Ronan, a yearling male grizzly, paws at a piece of fruit, trying to get it without going into the deep end of the pool at the Grizzly Crossing exhibit at the Reid Park Zoo. Ronan and his sister, Finley, have been settling in for two months, and are to go on public display today.

Kelly Presnell / Arizona Daily Star

After spending two months getting used to their new digs and keepers, sibling grizzly bears Finley and Ronan will be on display in their recently renovated habitat at the Reid Park Zoo starting today.

The brother and sister grizzlies will roam in the enclosure that once held Snow, the zoo’s 17-year-old polar bear, who died last year.

The Grizzly Crossing exhibit includes a stream, a grassy area and a large pool.

Ronan and Finley were brought to the zoo from Montana in July, when they were 18 months old, after being deemed dangerous in a residential area for raiding chicken coops, breaking into barns for grain and eating from garbage cans, behaviors they learned from their mother.

The bears were first relocated, but they returned to the area and resumed their behaviors, and their mother was eventually euthanized.

When Montana wildlife officials notified the zoo that the cubs were available, the zoo eagerly agreed to help rescue them, said Vivian VanPeenen, a zoo spokeswoman.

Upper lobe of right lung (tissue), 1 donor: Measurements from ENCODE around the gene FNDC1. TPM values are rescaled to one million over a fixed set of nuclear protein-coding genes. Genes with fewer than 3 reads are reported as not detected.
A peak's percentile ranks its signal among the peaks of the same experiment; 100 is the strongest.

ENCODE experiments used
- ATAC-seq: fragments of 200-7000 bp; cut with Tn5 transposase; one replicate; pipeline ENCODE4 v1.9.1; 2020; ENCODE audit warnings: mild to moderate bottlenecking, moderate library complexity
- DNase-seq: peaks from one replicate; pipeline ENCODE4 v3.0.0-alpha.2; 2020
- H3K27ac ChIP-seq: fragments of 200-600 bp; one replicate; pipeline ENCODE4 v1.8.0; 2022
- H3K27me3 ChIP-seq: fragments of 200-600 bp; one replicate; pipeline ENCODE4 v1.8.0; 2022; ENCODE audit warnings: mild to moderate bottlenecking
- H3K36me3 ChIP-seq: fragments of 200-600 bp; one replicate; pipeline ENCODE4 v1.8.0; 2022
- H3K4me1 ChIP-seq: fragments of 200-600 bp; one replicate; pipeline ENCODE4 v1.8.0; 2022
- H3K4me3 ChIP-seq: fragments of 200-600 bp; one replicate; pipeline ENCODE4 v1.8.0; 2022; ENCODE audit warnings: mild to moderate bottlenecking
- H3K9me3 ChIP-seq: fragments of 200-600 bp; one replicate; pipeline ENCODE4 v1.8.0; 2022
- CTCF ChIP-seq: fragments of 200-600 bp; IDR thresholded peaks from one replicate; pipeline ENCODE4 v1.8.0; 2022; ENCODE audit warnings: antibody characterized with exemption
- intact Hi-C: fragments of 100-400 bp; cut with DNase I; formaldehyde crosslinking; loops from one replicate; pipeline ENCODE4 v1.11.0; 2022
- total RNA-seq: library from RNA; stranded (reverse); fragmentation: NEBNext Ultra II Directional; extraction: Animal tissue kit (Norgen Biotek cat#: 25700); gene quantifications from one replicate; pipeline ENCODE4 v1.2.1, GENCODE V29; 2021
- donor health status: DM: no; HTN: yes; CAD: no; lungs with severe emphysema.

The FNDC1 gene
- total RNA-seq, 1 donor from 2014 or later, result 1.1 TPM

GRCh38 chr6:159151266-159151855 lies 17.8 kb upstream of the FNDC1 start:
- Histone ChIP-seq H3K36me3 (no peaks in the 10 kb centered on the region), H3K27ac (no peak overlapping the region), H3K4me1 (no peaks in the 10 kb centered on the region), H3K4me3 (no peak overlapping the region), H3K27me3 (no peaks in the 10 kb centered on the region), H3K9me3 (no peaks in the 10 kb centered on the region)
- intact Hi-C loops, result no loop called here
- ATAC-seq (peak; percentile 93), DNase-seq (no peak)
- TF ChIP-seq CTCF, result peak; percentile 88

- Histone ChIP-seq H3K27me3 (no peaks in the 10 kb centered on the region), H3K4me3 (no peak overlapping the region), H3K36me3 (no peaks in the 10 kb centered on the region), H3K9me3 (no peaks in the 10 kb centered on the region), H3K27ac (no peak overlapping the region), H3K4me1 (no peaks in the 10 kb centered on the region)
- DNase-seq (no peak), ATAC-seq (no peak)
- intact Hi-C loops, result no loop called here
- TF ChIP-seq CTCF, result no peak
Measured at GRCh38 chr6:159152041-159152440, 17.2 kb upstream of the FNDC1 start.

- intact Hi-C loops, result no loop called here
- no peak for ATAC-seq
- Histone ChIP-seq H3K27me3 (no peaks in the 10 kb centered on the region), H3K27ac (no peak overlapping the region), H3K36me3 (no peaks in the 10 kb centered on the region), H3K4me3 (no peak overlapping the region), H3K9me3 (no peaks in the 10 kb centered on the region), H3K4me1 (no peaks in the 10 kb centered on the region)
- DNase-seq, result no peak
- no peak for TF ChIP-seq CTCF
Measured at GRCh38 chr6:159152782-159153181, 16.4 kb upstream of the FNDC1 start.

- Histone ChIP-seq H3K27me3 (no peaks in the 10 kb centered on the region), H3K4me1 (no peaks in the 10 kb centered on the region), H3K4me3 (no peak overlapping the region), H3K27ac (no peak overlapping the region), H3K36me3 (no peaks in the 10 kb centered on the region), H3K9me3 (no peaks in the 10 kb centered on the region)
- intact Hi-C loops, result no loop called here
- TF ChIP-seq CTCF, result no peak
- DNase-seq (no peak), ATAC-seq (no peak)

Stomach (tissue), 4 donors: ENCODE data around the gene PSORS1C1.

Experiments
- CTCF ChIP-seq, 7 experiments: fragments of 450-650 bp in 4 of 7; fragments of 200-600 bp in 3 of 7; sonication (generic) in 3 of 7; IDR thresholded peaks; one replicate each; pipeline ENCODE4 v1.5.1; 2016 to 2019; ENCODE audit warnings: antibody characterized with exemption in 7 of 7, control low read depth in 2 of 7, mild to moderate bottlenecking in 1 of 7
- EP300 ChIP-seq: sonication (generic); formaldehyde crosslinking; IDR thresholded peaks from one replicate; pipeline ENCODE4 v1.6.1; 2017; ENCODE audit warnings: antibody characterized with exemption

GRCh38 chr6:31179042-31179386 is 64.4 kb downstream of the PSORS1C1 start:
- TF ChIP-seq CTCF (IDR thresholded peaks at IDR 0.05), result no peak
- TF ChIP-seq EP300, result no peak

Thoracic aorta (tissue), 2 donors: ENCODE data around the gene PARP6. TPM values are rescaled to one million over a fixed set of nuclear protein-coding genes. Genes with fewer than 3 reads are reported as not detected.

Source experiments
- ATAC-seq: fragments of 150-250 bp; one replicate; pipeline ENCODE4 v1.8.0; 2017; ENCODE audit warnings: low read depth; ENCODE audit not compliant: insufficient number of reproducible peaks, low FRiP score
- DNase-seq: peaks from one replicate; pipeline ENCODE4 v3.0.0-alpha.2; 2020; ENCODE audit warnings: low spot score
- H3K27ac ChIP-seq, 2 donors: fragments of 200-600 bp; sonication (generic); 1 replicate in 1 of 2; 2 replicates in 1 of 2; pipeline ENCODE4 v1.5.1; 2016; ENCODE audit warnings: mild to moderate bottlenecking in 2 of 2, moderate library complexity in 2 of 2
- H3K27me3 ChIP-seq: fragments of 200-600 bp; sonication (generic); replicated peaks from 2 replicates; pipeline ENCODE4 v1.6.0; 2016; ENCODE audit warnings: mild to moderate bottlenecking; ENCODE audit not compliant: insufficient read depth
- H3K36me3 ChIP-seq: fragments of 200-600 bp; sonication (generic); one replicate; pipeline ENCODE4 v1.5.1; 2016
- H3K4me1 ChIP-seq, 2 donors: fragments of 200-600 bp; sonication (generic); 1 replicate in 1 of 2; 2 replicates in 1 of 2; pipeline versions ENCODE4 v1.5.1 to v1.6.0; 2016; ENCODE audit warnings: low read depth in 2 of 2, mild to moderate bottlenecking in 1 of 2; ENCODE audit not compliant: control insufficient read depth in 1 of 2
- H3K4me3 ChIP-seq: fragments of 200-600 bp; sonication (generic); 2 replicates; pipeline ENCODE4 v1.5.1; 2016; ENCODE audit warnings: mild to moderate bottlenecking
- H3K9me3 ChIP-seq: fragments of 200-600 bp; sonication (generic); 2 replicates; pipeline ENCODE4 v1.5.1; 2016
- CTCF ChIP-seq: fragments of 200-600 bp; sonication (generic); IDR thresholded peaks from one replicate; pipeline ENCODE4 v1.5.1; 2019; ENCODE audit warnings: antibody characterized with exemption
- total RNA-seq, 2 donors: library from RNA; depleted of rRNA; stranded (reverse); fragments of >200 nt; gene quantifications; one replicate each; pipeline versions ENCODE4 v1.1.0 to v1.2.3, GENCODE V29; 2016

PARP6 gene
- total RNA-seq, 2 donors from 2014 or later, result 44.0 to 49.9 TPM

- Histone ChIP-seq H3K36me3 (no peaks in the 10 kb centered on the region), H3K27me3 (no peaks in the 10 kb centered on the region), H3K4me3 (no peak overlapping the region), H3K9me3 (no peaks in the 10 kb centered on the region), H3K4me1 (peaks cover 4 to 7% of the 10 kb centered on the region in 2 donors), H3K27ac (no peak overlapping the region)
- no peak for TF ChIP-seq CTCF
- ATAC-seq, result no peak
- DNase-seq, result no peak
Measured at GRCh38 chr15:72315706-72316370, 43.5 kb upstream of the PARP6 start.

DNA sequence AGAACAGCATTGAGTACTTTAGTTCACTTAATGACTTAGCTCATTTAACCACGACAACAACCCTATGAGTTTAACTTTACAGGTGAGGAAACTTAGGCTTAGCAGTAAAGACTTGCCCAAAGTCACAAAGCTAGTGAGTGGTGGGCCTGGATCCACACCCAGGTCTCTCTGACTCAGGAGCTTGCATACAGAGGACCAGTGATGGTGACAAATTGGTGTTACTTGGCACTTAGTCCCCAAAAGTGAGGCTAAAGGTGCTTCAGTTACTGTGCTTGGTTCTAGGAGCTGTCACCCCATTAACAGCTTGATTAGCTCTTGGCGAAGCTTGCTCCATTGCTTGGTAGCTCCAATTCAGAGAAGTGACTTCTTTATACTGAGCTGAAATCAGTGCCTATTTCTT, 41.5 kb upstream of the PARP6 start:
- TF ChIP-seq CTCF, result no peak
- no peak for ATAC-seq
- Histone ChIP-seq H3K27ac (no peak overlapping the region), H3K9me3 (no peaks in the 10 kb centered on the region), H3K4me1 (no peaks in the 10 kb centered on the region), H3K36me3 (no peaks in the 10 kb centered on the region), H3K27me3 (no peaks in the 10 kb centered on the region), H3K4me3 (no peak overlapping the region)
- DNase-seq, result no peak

“They had been through a lot; they were not in great shape,” VanPeenen said. “One had foot injuries and bite marks. They had a rough start to life.”

So far in Tucson, the bears have worked with keepers to adjust to zoo life, which includes learning how to go through doors to get into their enclosure and getting used to new sights and sounds.

“They didn’t know what metal buckets were, so if you delivered food or placed a bucket on the ground, it would startle them,” VanPeenen said.

The bears also had to get used to being so close to humans , she said.

But the bears have been fast learners, and once they were more comfortable in their new surroundings, keepers began operant conditioning, ongoing training that rewards them for good behavior and responding to specific cues, VanPeenen said.

Ronan, the male bear, is darker and bigger than his sister. His favorite treats are meat, fish, dry chow, carrots and sweet potatoes.

Finley may appear a bit more nervous on display than her brother, but she is really smart and astute, VanPeenen said. And she loves Popsicles.

The bear pair were to be introduced to the public during a special breakfast this morning .

The zoo will host a Greet the Grizzlies event with bear-themed activities, face painting and games from 9 a.m. to noon on Saturday. The event is free with zoo admission.

Contact reporter Veronica M. Cruz at or 573-4224.